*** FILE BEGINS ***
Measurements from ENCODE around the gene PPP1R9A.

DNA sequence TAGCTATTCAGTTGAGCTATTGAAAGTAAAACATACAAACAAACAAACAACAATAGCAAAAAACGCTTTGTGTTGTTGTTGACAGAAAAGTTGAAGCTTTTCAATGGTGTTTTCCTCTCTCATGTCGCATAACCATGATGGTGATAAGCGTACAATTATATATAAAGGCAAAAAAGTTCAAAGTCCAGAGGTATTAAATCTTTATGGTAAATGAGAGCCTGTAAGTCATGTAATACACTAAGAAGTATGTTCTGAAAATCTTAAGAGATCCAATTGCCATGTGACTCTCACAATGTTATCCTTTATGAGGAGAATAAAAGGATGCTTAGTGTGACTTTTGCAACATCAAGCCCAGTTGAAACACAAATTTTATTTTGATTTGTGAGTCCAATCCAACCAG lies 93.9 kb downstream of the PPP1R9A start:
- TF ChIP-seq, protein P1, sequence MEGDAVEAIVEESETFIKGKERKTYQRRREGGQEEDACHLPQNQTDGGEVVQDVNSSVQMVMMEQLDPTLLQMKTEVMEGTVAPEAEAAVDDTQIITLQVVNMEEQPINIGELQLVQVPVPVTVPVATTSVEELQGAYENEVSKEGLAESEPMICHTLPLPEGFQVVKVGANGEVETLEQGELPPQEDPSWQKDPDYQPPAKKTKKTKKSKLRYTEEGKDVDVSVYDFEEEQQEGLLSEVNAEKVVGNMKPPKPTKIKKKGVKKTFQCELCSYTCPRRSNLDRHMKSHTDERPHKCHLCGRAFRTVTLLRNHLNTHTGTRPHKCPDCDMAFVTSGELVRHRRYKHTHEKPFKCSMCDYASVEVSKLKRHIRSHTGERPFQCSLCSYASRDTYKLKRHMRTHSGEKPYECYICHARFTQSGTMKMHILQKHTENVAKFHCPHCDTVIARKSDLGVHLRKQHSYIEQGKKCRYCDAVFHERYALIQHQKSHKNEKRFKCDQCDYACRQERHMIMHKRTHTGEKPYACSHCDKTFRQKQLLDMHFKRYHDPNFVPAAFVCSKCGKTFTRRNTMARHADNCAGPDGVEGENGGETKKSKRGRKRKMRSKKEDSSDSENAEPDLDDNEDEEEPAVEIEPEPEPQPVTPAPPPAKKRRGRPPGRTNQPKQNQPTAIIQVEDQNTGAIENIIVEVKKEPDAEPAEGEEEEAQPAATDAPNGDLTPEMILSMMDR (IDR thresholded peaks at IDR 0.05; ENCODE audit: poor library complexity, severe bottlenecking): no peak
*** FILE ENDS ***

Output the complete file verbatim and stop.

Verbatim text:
Measurements from ENCODE around the gene PPP1R9A.

DNA sequence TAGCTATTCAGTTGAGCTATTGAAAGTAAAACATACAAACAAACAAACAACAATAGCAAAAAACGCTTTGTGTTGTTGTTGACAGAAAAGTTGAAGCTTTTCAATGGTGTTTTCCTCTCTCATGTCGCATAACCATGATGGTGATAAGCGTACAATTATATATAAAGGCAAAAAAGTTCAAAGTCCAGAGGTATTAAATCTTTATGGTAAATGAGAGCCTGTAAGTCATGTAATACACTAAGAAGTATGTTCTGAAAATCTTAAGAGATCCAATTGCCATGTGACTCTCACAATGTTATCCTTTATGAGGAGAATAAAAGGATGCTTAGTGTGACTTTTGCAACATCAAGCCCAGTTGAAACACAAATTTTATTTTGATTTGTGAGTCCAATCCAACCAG lies 93.9 kb downstream of the PPP1R9A start:
- TF ChIP-seq, protein P1, sequence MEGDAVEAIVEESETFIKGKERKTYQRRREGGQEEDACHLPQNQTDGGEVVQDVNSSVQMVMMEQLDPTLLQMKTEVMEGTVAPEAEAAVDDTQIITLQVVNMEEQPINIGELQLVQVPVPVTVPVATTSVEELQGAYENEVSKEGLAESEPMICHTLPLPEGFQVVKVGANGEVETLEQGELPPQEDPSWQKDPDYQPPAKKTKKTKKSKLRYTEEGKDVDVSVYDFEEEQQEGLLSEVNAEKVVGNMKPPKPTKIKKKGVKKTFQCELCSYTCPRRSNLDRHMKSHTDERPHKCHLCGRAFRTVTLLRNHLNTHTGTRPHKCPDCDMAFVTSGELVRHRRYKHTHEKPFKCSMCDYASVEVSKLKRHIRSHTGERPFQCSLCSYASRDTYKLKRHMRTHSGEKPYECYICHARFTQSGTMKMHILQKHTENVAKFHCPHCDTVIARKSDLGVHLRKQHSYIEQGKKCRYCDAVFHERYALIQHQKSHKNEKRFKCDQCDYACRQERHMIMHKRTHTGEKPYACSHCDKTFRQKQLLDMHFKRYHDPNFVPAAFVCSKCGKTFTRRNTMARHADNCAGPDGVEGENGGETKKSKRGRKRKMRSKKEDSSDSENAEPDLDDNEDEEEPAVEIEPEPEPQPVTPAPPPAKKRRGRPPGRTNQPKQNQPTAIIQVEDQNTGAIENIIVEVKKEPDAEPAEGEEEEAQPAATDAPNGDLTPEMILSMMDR (IDR thresholded peaks at IDR 0.05; ENCODE audit: poor library complexity, severe bottlenecking): no peak